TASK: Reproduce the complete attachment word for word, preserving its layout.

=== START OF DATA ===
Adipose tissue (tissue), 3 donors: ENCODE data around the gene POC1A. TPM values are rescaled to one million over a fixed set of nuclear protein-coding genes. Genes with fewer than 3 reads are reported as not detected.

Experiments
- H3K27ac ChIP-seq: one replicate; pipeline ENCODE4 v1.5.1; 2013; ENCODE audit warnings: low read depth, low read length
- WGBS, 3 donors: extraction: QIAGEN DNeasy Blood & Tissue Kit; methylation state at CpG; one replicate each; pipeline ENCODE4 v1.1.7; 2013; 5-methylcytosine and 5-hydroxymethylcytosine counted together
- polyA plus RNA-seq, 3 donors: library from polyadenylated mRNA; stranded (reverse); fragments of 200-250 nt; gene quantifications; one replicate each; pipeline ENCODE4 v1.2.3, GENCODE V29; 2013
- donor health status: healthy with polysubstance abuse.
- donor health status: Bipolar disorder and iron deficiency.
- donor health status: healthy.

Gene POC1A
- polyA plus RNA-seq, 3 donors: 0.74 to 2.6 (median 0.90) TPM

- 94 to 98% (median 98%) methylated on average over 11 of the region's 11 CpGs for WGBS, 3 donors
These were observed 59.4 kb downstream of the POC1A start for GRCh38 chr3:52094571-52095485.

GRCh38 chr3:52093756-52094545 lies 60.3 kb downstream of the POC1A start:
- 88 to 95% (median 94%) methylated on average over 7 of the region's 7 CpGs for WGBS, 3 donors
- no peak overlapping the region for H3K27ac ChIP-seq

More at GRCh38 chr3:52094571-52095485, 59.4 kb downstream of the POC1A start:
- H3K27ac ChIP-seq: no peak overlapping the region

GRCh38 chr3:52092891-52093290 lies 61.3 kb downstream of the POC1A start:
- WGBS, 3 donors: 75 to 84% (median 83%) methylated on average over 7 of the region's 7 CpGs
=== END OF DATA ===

Adipose tissue (tissue), 3 donors: ENCODE data around the gene POC1A. TPM values are rescaled to one million over a fixed set of nuclear protein-coding genes. Genes with fewer than 3 reads are reported as not detected.

Experiments
- H3K27ac ChIP-seq: one replicate; pipeline ENCODE4 v1.5.1; 2013; ENCODE audit warnings: low read depth, low read length
- WGBS, 3 donors: extraction: QIAGEN DNeasy Blood & Tissue Kit; methylation state at CpG; one replicate each; pipeline ENCODE4 v1.1.7; 2013; 5-methylcytosine and 5-hydroxymethylcytosine counted together
- polyA plus RNA-seq, 3 donors: library from polyadenylated mRNA; stranded (reverse); fragments of 200-250 nt; gene quantifications; one replicate each; pipeline ENCODE4 v1.2.3, GENCODE V29; 2013
- donor health status: healthy with polysubstance abuse.
- donor health status: Bipolar disorder and iron deficiency.
- donor health status: healthy.

Gene POC1A
- polyA plus RNA-seq, 3 donors: 0.74 to 2.6 (median 0.90) TPM

- 94 to 98% (median 98%) methylated on average over 11 of the region's 11 CpGs for WGBS, 3 donors
These were observed 59.4 kb downstream of the POC1A start for GRCh38 chr3:52094571-52095485.

GRCh38 chr3:52093756-52094545 lies 60.3 kb downstream of the POC1A start:
- 88 to 95% (median 94%) methylated on average over 7 of the region's 7 CpGs for WGBS, 3 donors
- no peak overlapping the region for H3K27ac ChIP-seq

More at GRCh38 chr3:52094571-52095485, 59.4 kb downstream of the POC1A start:
- H3K27ac ChIP-seq: no peak overlapping the region

GRCh38 chr3:52092891-52093290 lies 61.3 kb downstream of the POC1A start:
- WGBS, 3 donors: 75 to 84% (median 83%) methylated on average over 7 of the region's 7 CpGs